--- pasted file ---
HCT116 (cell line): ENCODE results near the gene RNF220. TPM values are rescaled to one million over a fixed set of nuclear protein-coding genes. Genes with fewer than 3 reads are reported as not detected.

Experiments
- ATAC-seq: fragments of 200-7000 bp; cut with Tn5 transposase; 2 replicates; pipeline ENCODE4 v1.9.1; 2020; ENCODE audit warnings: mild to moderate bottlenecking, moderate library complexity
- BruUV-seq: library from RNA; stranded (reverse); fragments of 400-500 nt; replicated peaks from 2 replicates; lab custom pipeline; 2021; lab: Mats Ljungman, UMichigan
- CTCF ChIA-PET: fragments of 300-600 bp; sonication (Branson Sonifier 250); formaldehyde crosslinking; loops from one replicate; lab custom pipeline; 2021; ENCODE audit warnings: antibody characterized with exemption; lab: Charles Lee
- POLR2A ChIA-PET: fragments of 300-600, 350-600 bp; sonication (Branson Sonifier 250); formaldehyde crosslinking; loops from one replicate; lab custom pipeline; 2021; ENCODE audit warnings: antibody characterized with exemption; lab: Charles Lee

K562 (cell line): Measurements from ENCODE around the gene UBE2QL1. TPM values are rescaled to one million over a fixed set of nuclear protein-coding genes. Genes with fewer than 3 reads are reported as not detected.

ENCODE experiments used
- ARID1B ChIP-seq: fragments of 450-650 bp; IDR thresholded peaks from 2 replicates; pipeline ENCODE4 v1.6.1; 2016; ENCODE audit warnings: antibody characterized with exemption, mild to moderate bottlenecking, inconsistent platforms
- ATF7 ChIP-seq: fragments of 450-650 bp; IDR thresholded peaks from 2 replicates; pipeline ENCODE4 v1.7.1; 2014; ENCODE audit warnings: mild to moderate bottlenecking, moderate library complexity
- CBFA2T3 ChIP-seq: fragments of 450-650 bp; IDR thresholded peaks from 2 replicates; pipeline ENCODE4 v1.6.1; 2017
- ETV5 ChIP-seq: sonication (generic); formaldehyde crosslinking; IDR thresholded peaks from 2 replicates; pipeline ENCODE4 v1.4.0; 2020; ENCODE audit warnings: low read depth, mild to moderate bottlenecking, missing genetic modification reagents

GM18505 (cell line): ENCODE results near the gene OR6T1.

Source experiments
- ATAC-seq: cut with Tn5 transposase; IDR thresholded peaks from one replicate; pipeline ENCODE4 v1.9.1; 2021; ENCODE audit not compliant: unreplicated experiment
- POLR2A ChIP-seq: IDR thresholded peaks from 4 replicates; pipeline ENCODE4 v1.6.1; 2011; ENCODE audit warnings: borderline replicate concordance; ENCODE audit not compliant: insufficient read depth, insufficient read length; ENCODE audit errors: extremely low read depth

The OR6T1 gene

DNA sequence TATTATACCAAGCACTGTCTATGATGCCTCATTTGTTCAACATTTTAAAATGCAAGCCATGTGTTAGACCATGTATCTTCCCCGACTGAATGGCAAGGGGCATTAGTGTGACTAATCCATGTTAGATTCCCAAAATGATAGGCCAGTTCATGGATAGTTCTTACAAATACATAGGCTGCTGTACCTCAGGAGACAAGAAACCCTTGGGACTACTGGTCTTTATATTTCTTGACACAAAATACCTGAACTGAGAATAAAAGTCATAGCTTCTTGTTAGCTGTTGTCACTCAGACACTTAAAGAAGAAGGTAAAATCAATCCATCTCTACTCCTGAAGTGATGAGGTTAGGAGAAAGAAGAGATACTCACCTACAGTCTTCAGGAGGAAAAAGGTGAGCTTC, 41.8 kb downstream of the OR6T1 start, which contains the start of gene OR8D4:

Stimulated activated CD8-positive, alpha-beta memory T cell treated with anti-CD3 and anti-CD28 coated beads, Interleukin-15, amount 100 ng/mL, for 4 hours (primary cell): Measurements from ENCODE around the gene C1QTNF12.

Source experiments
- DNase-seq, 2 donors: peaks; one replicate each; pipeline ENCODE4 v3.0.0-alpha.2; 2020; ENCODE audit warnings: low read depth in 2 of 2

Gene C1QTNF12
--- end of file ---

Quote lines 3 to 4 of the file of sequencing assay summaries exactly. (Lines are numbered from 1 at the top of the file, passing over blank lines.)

- ATAC-seq: fragments of 200-7000 bp; cut with Tn5 transposase; 2 replicates; pipeline ENCODE4 v1.9.1; 2020; ENCODE audit warnings: mild to moderate bottlenecking, moderate library complexity
- BruUV-seq: library from RNA; stranded (reverse); fragments of 400-500 nt; replicated peaks from 2 replicates; lab custom pipeline; 2021; lab: Mats Ljungman, UMichigan